Thursday, April 16, 2015

Drilling Holes Into Containers

Container management software is often deployed in containers itself. But how can code running inside a container look at other containers? Let's have a look how components like cAdvisor and datadog agents can gather that sort of data.


In First Steps with Docker, we have already seen the -v switch in docker run that allows mounting files or directories from the host into the container. This is can be used for exchanging data between host and container, but it can also allow for more insight into the host. Mounting of the following paths is often used:
  • /var/lib/docker. A lot of information is stored in that directory, allowing management software to create its notion of the container landscape on the host
  • /sys contains a lot of cgroup information which controls resource limits
  • /var/run/docker.sock is a Unix domain socket providing a REST API to docker. In our case, the socket can be passed on into the container, providing all information available through the Docker remote API. Using this interface avoids to have a lot of internal knowledge how the information in /var/lib/docker is structured. Note this API could also be made available through TCP/IP.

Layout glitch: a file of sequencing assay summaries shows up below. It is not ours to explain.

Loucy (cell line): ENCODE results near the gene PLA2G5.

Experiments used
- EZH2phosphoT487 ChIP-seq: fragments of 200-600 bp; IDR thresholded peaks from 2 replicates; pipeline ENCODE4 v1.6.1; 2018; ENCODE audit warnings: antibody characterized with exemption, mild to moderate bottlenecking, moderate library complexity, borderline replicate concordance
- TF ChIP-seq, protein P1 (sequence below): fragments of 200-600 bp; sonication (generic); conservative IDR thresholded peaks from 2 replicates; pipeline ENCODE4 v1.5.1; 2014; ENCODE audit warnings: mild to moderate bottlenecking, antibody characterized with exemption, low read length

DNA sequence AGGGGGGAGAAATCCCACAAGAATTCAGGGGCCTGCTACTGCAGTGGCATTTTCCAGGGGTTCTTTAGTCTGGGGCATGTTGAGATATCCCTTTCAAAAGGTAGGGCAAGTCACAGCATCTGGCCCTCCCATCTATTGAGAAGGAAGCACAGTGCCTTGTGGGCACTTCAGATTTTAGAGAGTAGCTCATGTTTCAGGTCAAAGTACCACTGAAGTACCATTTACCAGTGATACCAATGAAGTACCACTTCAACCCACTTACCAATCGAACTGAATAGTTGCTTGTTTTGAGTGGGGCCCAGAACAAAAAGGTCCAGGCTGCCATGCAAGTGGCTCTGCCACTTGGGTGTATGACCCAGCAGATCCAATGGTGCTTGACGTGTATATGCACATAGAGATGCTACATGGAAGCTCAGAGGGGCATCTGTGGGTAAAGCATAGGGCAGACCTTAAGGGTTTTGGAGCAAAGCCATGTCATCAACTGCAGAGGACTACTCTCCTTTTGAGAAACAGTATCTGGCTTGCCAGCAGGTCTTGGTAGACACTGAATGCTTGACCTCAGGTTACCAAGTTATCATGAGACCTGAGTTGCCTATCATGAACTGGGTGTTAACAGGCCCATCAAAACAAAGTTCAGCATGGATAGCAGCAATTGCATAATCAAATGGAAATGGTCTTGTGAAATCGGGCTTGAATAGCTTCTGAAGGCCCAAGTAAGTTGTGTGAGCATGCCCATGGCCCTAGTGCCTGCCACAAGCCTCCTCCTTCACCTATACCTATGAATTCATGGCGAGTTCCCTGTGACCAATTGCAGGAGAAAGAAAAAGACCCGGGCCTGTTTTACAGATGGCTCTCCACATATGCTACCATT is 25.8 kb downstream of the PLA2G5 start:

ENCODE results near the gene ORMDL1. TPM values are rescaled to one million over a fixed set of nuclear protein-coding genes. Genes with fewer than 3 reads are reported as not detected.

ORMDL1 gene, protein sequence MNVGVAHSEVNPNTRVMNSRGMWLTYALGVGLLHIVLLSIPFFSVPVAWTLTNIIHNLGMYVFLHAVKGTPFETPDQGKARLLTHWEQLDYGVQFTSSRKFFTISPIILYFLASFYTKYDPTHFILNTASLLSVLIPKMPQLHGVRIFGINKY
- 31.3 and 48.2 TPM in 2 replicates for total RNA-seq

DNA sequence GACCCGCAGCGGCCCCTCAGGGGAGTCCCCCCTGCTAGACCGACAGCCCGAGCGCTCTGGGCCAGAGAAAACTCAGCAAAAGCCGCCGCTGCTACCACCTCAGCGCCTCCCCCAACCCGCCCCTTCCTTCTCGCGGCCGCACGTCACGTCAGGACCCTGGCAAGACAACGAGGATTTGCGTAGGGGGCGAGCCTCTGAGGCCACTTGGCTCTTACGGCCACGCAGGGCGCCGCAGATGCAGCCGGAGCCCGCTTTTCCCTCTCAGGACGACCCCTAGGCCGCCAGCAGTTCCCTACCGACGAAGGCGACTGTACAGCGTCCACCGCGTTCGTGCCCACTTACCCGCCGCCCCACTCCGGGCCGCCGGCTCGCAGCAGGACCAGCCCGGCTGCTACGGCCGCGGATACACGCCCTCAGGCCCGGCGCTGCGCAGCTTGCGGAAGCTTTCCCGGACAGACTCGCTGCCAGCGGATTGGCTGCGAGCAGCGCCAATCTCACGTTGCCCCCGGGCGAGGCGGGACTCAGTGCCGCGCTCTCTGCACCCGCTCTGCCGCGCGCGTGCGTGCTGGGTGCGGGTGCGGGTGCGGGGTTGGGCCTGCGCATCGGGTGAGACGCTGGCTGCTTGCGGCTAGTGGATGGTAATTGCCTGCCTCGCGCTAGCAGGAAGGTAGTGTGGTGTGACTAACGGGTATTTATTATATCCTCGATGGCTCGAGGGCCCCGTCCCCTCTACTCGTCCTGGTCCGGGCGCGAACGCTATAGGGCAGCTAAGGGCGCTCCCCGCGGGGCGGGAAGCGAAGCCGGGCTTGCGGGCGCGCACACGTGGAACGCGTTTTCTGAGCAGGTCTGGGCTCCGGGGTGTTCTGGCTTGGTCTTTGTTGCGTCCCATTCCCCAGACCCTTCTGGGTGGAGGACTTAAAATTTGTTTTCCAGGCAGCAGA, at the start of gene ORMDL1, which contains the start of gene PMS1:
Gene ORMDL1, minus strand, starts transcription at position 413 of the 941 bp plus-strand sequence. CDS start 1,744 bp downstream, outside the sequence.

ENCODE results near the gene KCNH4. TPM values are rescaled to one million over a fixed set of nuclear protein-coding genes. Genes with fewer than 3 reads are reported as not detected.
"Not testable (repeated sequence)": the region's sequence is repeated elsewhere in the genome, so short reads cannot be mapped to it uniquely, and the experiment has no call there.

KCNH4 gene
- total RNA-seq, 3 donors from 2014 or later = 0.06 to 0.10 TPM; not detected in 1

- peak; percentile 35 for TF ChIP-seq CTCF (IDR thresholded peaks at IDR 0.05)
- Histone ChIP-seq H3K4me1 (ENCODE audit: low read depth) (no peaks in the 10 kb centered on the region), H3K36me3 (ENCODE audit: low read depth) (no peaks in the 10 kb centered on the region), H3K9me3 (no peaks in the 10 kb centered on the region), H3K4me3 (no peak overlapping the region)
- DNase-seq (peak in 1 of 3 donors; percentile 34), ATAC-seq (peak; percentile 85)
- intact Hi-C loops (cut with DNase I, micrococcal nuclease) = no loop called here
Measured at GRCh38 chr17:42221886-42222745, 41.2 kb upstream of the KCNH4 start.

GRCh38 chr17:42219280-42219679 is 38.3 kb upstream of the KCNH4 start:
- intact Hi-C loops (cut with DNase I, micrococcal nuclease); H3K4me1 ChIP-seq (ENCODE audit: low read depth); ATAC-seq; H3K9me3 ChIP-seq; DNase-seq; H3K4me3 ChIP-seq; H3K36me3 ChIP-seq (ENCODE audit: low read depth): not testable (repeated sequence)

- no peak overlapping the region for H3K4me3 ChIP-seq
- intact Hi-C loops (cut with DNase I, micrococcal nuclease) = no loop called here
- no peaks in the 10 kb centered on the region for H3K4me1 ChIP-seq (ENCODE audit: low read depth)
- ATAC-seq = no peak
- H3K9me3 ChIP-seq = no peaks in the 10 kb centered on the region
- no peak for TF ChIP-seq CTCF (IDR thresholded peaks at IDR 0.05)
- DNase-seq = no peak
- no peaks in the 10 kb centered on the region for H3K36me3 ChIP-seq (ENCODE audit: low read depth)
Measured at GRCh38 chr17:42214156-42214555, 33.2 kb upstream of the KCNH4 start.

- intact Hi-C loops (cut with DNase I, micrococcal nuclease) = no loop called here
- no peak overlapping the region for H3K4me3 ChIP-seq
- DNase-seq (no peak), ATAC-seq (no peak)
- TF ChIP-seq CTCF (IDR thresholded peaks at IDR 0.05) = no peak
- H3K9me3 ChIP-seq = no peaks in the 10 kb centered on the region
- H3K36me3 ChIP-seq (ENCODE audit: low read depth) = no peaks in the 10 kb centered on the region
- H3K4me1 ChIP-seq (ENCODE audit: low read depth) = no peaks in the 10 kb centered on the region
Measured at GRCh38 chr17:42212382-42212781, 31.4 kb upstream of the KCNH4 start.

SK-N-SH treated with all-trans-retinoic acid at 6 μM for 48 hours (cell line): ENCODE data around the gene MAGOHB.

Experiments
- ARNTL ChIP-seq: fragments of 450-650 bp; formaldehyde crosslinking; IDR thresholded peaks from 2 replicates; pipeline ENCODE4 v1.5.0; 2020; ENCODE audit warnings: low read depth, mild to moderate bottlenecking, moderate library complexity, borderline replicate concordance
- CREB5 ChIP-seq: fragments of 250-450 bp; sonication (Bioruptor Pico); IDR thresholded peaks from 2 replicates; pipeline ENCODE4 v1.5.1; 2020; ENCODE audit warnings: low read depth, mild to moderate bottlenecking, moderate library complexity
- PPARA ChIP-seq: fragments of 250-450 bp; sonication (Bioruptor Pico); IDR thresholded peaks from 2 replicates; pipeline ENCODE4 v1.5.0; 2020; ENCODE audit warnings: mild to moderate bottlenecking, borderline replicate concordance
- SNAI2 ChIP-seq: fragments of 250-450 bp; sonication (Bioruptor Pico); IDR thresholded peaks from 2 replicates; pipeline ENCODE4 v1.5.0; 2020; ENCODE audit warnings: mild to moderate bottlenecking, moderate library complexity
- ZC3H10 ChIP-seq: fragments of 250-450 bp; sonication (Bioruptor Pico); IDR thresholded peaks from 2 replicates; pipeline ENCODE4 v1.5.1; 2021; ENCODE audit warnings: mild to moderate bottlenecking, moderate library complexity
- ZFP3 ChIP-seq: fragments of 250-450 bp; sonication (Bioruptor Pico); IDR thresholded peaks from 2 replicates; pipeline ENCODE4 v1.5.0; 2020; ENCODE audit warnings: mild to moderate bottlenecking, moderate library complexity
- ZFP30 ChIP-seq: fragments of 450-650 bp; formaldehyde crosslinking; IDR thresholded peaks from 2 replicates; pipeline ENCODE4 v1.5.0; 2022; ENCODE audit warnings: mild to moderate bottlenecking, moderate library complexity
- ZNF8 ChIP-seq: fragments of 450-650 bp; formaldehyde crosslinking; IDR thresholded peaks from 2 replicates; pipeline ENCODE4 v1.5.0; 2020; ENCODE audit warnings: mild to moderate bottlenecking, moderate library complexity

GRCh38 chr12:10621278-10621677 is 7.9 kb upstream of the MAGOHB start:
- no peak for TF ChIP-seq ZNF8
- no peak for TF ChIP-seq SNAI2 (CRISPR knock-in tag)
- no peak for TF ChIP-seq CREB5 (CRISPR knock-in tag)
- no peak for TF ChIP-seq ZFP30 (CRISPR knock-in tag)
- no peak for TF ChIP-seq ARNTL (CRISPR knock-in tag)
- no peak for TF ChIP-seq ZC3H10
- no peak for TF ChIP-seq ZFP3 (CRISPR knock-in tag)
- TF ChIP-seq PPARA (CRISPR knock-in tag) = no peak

When trying this out, simply get a container and add -v statements when starting, e.g.
docker run -t -i -v /var/run/docker.sock:/var/run/docker.sock bash
Then API commands can be used, e.g.
echo -e "GET /images/json HTTP/1.1\n" | netcat -U /var/run/docker.sock
A more extreme way of exporting system data is to mount the host's /proc file system somewhere into the container's file system (mounting over the container's original /proc directory will collide with apparmor, so a different mount point is the way out).
I didn't see any software yet going after that interface, but it provides information about all host processes in the container context -- and should probably be described as carving walls out of containers, rather than drilling holes into them...

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